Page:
TV is no longer the single largest advertising medium in the US, having recently been overtaken by digital media. But TV advertising is still a more than $70 billion business, and it’s still growing, albeit slowly. Here are 4 updates on TV advertising, courtesy of a few new studies from Advertiser Perceptions, Morning Consult, and Nielsen.
1. Advertisers Believe That TV Ads Offer the Greatest Impact
In a recent survey of 300 marketers and agency professionals (50/50 split) involved in advertising and media decision-making, Advertiser Perceptions asked which of 6 media provide the greatest impact.
TV ads emerged at the forefront of this survey of perceived effectiveness, cited by 40% share of respondents. That was almost double the share of the next-closest competitor (23%). That competitor was digital video, suggesting that advertisers generally feel that ads featuring sight and sound have the greatest ability to influence consumers.
TV ads led the way regardless of the respondents’ media involvement, title, advertising vertical, region and budget. Worth noting is that digital video ads come close to TV ads in perceived impact for tech, consumer electronics and entertainment advertisers.
2. Consumers Feel That TV Ads Are the Most Entertaining
In a separate study, Morning Consult polled more than 4,400 US adults, asking them a series of questions about their feelings towards ads.
In terms of overall favorability, print ads and billboards led the way, with 55% of respondents having a favorable outlook towards each, versus fewer than 3 in 10 unfavorable.
Close behind, though, were TV ads, with about half (49%) having a favorable attitudes towards them, compared to 42% unfavorable.
These results are generally in line with separate research from Kantar Media on consumer attitudes to advertising.
By contrast, twice as many respondents were unfavorable (55%) as favorable (27%) towards digital video ads, though in this case these were measured only as pre-roll video ads. (Mid-rolls could be considered more acceptable, and tend to have higher completion rates.)
Once again, online pop-up ads showed up as almost universally disliked: 72% hold an unfavorable view of them, against just 17% who are favorable towards them. This is just the latest in a series of studies (such as this one) that have found a strong dislike towards pop-ups.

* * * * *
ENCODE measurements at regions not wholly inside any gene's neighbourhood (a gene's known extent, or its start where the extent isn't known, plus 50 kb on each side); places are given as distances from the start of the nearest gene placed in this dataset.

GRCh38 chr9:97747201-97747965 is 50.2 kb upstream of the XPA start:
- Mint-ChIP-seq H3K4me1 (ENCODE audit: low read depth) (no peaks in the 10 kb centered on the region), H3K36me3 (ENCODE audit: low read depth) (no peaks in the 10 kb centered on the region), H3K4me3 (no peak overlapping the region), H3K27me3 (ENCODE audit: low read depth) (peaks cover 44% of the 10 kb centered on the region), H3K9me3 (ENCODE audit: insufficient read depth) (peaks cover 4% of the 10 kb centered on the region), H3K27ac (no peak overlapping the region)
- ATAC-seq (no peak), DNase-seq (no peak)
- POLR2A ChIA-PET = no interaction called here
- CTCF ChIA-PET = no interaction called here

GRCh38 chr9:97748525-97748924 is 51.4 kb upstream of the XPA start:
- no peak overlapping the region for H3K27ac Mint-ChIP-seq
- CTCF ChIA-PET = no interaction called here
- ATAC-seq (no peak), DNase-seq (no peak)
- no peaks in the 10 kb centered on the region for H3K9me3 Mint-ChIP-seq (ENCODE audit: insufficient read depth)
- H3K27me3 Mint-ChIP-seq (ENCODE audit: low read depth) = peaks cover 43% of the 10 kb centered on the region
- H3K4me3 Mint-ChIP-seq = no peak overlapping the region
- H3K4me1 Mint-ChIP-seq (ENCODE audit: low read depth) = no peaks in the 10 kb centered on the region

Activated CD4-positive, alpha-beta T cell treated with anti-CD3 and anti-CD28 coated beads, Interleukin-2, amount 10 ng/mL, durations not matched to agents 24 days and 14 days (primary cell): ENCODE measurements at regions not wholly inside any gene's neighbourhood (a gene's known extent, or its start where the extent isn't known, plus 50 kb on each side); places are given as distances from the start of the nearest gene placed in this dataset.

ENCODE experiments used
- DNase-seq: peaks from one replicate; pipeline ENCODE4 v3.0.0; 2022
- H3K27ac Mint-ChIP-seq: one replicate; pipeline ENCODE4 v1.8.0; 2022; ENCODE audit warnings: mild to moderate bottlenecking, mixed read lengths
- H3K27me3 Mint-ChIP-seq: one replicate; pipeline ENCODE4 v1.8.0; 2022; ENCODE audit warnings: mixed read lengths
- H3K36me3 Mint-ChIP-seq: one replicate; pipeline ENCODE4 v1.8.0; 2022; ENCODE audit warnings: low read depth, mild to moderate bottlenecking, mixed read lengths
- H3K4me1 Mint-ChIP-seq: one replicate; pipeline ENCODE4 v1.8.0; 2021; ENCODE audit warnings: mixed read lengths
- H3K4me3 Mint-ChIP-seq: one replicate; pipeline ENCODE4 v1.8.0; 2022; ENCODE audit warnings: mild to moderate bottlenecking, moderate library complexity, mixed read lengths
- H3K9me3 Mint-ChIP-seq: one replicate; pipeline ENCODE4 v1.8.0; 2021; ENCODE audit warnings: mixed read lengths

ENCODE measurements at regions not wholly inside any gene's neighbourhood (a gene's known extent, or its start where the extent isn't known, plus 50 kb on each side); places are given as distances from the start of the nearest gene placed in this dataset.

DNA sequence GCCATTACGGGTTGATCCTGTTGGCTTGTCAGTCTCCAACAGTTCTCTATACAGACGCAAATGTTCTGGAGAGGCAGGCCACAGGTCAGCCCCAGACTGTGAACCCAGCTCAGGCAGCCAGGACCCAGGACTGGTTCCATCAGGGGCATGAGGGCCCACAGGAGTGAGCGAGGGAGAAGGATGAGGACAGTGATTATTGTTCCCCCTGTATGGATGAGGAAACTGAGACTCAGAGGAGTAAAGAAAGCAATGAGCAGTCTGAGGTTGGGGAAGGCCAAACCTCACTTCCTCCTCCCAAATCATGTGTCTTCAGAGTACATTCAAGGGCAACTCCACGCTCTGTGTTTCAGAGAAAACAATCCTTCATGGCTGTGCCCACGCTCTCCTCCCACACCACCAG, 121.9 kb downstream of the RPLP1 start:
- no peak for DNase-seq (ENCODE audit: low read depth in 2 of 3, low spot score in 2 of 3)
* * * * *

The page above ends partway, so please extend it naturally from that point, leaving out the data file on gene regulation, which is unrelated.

The general knock on pop-ups is that they’re intrusive – and that bleeds over into digital ads in general. In fact, three-quarters of consumers surveyed by Morning Consult find internet ads (excluding social media) intrusive, compared to 69% for social media ads and 66% for music streaming ads. Close behind, almost two-thirds find TV ads intrusive, while only 44% feel the same way about print ads – which could be why they have the highest favorability ratings…
Meanwhile, when asked which ads are entertaining, TV ads topped the charts, cited by 60%. Interestingly enough, print ads were next, found entertaining by 49% of respondents. Consumers are less likely to find social media ads (41%), ads on video streaming (41%) and internet ads (39%) to be entertaining.
Those are among the better-targeted ads, though. Ads on social media (46%) and internet ads (45%) were considered the best targeted by respondents, with TV ads lagging at the rear on this measure (37%).
3. Ad Spend Increases; Branded Integrations Stall
Primetime TV ad spend has been slowly climbing alongside that larger universe, according to Nielsen. This past year, advertisers spent $61.1 billion on primetime ads during the 2016-2017 broadcast season, up from $59 billion during the 2015-2016 season. The average cost of a 30-second spot during primetime was $2.5k last year, per Nielsen’s report.
Spending on day-time TV ads also has been growing, though quite modestly. During last year’s broadcast season, advertisers spent $22.8 billion on Total Day ads, up from $22.6 billion a year earlier and $21.9 billion the year before that. The average cost of a 30-second spot for Total Day last year was $757.
Overall, General Drama attracts the most advertising spending, totaling almost $11.3 billion from September 2016 to July 2017. News (i.e. Nightly News) follows closely, with $10.5 billion in spend during that time period.
The other way for brands to get in front of TV viewers is through sponsored integrations. Interestingly enough, these have actually declined over the past couple of years.
Looking specifically at original non-sports primetime programming on broadcast networks, Nielsen says that there were 611 brands with in-program placements during the 2016-2017 broadcast season, with a total of 4,346 branded integrations.
The number of brands with such integrations was down from the prior year (648) but up from the 2013-2014 season (574). However, the total number of integrations declined for the third consecutive year, down from 4,701 during the 2013-2014 season.
4. TV Ads Are Getting Shorter
Although long-form ads have been finding some success, the trend has been towards shorter TV ads in recent years, reveals Nielsen.
So far, during the first half of 2017, fully 41% of ads aired have been either 15 seconds (36%) or 10 seconds (5%) in length.
By comparison, in 2014, fewer than one-third (31%) of ads were 15 seconds (29%) or 10 seconds (2%) in length.
The biggest change has been the growth in 15-second ads, which so far this year account for more than one-third of ads aired. Ads that are 30 seconds-long, by comparison, have fallen to less than half (49%) of commercials aired during the first half of this year, from 61% in 2014.